David Budbill's Posthumous Book Explores Race, Nature And Solitude

Dec 30, 2016

Vermont poet, playwright and author David Budbill died in September. But for the last decade of his life, Budbill was at work on a novel, which he completed before his death.

The book, titled Broken Wing, was published in December by Green Writer’s Press in Vermont.

It’s a story about a man who lives alone in the mountains of northern Vermont and his relationship with the world around him, particularly a Rusty Blackbird with a broken wing.

According to the publisher, the book is also “the story of one individual black man told from outside the usual stereotypes about African-American males, which is a perspective seldom seen in American literature.”

Budbill’s daughter, Nadine, says the book combines her father’s ideas about solitude, race, music and spirituality.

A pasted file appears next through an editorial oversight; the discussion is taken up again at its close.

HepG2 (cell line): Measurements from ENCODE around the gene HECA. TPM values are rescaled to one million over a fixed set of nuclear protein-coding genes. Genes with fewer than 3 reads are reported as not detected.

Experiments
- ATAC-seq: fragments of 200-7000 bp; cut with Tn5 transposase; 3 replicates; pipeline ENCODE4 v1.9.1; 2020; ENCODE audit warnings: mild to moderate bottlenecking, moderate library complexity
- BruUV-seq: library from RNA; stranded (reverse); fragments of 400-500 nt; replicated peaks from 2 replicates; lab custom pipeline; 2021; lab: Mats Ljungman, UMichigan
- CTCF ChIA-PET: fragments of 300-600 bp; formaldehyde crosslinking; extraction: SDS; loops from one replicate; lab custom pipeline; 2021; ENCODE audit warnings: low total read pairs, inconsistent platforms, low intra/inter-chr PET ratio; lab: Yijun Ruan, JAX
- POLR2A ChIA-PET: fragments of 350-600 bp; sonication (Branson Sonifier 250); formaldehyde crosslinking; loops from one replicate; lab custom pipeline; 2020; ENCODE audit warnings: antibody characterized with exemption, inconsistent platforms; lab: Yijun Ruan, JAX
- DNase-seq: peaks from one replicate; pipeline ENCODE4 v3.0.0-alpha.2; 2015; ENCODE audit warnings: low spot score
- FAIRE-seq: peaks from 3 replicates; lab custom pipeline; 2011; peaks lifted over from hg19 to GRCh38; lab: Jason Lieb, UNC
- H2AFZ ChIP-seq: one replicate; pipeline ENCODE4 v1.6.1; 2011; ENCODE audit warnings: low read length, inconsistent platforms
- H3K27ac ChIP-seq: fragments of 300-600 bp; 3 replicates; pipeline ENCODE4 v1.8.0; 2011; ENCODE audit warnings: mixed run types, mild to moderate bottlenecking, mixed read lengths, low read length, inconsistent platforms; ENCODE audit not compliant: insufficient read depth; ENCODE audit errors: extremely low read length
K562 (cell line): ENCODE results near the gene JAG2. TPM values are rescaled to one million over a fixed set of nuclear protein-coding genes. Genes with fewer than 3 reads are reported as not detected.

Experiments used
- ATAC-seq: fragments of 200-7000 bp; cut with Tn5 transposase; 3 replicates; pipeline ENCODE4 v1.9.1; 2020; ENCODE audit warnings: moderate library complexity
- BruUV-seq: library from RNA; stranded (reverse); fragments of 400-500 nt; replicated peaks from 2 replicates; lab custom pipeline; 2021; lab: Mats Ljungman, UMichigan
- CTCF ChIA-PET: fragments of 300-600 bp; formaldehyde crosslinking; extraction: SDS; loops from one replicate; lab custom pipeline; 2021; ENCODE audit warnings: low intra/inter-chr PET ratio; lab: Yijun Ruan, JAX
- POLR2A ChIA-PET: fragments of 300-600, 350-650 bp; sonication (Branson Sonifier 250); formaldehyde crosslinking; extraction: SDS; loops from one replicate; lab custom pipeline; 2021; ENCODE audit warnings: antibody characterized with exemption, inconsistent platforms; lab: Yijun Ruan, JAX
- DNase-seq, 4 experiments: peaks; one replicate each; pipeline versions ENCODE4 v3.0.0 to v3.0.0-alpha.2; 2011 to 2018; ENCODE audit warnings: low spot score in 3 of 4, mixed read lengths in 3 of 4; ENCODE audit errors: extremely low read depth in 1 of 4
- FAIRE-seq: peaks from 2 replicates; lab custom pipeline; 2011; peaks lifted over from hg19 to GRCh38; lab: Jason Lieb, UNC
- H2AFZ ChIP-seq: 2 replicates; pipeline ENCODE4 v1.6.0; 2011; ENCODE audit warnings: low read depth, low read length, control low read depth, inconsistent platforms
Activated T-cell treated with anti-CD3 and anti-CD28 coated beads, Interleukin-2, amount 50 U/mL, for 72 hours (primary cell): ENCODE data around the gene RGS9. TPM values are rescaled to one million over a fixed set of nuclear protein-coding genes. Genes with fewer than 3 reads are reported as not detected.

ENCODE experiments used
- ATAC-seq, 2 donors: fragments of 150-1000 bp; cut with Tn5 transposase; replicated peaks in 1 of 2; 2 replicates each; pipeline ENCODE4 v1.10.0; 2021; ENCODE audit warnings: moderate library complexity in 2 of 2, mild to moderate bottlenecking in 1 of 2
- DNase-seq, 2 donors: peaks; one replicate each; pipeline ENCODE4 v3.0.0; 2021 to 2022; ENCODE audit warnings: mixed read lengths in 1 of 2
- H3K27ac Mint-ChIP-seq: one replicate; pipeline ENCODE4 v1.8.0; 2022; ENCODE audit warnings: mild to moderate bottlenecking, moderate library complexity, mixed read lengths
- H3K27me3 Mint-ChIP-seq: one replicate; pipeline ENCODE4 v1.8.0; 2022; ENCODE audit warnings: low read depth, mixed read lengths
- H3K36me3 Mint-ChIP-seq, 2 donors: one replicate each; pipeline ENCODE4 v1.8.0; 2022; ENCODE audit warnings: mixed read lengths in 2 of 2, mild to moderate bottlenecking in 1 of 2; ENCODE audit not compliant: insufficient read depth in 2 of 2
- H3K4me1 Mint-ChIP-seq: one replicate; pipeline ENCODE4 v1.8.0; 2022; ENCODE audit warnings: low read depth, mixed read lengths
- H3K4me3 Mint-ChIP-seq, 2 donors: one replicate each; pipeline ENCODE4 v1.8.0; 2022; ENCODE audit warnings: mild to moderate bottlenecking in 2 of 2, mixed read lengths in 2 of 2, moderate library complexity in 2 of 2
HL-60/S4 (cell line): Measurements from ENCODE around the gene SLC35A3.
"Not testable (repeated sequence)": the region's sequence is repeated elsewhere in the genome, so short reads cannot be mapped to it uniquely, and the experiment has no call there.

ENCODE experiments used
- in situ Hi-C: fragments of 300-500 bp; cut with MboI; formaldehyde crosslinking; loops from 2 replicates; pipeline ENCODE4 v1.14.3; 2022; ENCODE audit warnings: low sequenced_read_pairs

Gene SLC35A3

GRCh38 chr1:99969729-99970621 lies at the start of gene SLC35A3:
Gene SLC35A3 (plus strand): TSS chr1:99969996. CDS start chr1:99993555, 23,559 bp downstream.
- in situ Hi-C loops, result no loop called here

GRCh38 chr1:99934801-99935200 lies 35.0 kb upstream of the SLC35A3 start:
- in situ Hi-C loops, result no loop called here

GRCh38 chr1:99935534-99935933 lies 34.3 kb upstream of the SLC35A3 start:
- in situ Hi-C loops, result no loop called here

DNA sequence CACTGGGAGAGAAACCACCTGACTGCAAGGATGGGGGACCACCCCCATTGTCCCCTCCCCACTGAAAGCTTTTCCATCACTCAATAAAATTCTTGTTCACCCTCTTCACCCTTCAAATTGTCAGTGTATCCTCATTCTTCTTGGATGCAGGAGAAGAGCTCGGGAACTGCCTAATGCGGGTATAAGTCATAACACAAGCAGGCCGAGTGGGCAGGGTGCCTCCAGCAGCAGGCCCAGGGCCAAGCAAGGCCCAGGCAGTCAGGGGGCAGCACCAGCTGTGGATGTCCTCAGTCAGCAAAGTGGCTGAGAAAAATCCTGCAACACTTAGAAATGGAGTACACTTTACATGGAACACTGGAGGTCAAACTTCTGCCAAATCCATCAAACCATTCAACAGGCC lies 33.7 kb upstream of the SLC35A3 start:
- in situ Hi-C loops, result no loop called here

“It’s so much a deep expression of him in terms of his interests and his values and what was important to him. It’s a beautiful gift that he’s left for us even though he had no intention of not being here when it was published,” she says.

“I’ve felt, and a lot of other people who were close to my dad have felt like, when they’re reading the book, he is just right there with them," she adds.

Budbill, who lived in Wolcott for many years, was perhaps best known for his fictional Vermont town, Judevine, and its characters.  

The Judevine stories were adapted for a play, which was performed around the country, and an opera entitled A Fleeting Animal, with music by Brookfield composer Erik Neilson.